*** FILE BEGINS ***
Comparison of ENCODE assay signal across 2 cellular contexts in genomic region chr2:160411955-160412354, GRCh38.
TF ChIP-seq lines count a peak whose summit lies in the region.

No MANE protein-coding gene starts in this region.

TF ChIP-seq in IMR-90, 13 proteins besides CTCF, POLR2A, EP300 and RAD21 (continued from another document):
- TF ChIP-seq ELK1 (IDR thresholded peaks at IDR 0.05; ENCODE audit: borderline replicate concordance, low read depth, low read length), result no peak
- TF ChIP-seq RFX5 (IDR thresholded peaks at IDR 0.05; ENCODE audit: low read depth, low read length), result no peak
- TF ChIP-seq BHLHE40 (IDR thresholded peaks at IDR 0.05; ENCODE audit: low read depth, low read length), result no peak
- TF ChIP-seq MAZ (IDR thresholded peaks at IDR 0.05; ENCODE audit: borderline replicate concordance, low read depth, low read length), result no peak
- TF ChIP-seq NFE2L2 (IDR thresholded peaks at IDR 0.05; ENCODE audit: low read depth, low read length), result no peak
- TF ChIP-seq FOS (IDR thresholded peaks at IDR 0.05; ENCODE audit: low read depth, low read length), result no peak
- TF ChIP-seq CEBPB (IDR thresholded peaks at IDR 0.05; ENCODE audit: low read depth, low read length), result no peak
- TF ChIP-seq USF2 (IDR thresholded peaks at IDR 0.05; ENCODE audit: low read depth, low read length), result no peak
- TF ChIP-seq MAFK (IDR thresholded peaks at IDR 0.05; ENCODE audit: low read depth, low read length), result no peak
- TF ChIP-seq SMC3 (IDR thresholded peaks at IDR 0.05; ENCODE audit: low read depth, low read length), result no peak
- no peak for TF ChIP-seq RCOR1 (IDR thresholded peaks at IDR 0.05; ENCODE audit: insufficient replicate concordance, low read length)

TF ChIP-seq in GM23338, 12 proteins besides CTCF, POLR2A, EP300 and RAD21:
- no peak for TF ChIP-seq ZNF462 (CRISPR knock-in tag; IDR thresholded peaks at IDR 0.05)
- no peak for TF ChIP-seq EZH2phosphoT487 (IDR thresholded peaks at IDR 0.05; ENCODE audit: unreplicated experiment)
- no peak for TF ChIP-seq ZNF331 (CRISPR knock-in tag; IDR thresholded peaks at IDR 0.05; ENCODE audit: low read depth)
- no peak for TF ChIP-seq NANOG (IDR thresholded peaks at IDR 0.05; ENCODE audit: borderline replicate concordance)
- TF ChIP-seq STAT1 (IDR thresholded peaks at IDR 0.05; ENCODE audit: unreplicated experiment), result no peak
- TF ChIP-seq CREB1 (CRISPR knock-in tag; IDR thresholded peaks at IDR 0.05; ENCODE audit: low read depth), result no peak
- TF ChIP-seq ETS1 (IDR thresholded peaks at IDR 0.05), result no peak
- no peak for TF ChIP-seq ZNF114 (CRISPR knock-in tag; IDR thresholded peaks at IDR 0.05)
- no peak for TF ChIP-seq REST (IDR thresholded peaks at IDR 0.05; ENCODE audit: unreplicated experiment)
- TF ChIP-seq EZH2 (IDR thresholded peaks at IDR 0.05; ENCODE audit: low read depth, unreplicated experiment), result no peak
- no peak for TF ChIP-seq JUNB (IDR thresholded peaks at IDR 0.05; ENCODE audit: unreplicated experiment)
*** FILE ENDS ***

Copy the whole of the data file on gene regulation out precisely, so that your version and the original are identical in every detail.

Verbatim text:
Comparison of ENCODE assay signal across 2 cellular contexts in genomic region chr2:160411955-160412354, GRCh38.
TF ChIP-seq lines count a peak whose summit lies in the region.

No MANE protein-coding gene starts in this region.

TF ChIP-seq in IMR-90, 13 proteins besides CTCF, POLR2A, EP300 and RAD21 (continued from another document):
- TF ChIP-seq ELK1 (IDR thresholded peaks at IDR 0.05; ENCODE audit: borderline replicate concordance, low read depth, low read length), result no peak
- TF ChIP-seq RFX5 (IDR thresholded peaks at IDR 0.05; ENCODE audit: low read depth, low read length), result no peak
- TF ChIP-seq BHLHE40 (IDR thresholded peaks at IDR 0.05; ENCODE audit: low read depth, low read length), result no peak
- TF ChIP-seq MAZ (IDR thresholded peaks at IDR 0.05; ENCODE audit: borderline replicate concordance, low read depth, low read length), result no peak
- TF ChIP-seq NFE2L2 (IDR thresholded peaks at IDR 0.05; ENCODE audit: low read depth, low read length), result no peak
- TF ChIP-seq FOS (IDR thresholded peaks at IDR 0.05; ENCODE audit: low read depth, low read length), result no peak
- TF ChIP-seq CEBPB (IDR thresholded peaks at IDR 0.05; ENCODE audit: low read depth, low read length), result no peak
- TF ChIP-seq USF2 (IDR thresholded peaks at IDR 0.05; ENCODE audit: low read depth, low read length), result no peak
- TF ChIP-seq MAFK (IDR thresholded peaks at IDR 0.05; ENCODE audit: low read depth, low read length), result no peak
- TF ChIP-seq SMC3 (IDR thresholded peaks at IDR 0.05; ENCODE audit: low read depth, low read length), result no peak
- no peak for TF ChIP-seq RCOR1 (IDR thresholded peaks at IDR 0.05; ENCODE audit: insufficient replicate concordance, low read length)

TF ChIP-seq in GM23338, 12 proteins besides CTCF, POLR2A, EP300 and RAD21:
- no peak for TF ChIP-seq ZNF462 (CRISPR knock-in tag; IDR thresholded peaks at IDR 0.05)
- no peak for TF ChIP-seq EZH2phosphoT487 (IDR thresholded peaks at IDR 0.05; ENCODE audit: unreplicated experiment)
- no peak for TF ChIP-seq ZNF331 (CRISPR knock-in tag; IDR thresholded peaks at IDR 0.05; ENCODE audit: low read depth)
- no peak for TF ChIP-seq NANOG (IDR thresholded peaks at IDR 0.05; ENCODE audit: borderline replicate concordance)
- TF ChIP-seq STAT1 (IDR thresholded peaks at IDR 0.05; ENCODE audit: unreplicated experiment), result no peak
- TF ChIP-seq CREB1 (CRISPR knock-in tag; IDR thresholded peaks at IDR 0.05; ENCODE audit: low read depth), result no peak
- TF ChIP-seq ETS1 (IDR thresholded peaks at IDR 0.05), result no peak
- no peak for TF ChIP-seq ZNF114 (CRISPR knock-in tag; IDR thresholded peaks at IDR 0.05)
- no peak for TF ChIP-seq REST (IDR thresholded peaks at IDR 0.05; ENCODE audit: unreplicated experiment)
- TF ChIP-seq EZH2 (IDR thresholded peaks at IDR 0.05; ENCODE audit: low read depth, unreplicated experiment), result no peak
- no peak for TF ChIP-seq JUNB (IDR thresholded peaks at IDR 0.05; ENCODE audit: unreplicated experiment)